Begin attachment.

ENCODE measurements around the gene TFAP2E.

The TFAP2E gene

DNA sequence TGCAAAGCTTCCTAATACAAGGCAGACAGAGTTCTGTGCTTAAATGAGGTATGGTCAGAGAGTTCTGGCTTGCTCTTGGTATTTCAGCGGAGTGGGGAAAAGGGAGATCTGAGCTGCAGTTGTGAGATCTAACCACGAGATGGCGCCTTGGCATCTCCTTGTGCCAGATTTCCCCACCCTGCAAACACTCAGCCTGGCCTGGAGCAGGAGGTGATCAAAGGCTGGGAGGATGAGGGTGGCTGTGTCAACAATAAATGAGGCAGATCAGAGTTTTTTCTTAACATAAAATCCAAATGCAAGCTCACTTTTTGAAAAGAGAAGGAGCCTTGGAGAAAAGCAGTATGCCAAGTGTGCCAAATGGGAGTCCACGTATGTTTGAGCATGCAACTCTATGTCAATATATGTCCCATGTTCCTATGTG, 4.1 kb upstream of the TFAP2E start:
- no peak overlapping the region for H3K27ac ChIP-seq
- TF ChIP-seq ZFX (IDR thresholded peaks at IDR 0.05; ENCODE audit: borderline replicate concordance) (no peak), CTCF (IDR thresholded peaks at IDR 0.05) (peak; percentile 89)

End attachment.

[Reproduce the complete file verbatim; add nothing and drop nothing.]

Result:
ENCODE measurements around the gene TFAP2E.

The TFAP2E gene

DNA sequence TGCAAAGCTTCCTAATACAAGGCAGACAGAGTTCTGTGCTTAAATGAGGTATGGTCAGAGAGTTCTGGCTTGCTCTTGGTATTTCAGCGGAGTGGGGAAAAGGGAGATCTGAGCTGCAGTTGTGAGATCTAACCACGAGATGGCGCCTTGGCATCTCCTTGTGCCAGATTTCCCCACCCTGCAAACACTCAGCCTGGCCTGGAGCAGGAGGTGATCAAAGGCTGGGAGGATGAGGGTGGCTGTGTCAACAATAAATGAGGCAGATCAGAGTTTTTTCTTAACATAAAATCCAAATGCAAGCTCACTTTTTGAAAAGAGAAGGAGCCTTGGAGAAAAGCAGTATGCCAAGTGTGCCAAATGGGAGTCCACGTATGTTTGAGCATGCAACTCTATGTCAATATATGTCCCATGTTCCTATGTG, 4.1 kb upstream of the TFAP2E start:
- no peak overlapping the region for H3K27ac ChIP-seq
- TF ChIP-seq ZFX (IDR thresholded peaks at IDR 0.05; ENCODE audit: borderline replicate concordance) (no peak), CTCF (IDR thresholded peaks at IDR 0.05) (peak; percentile 89)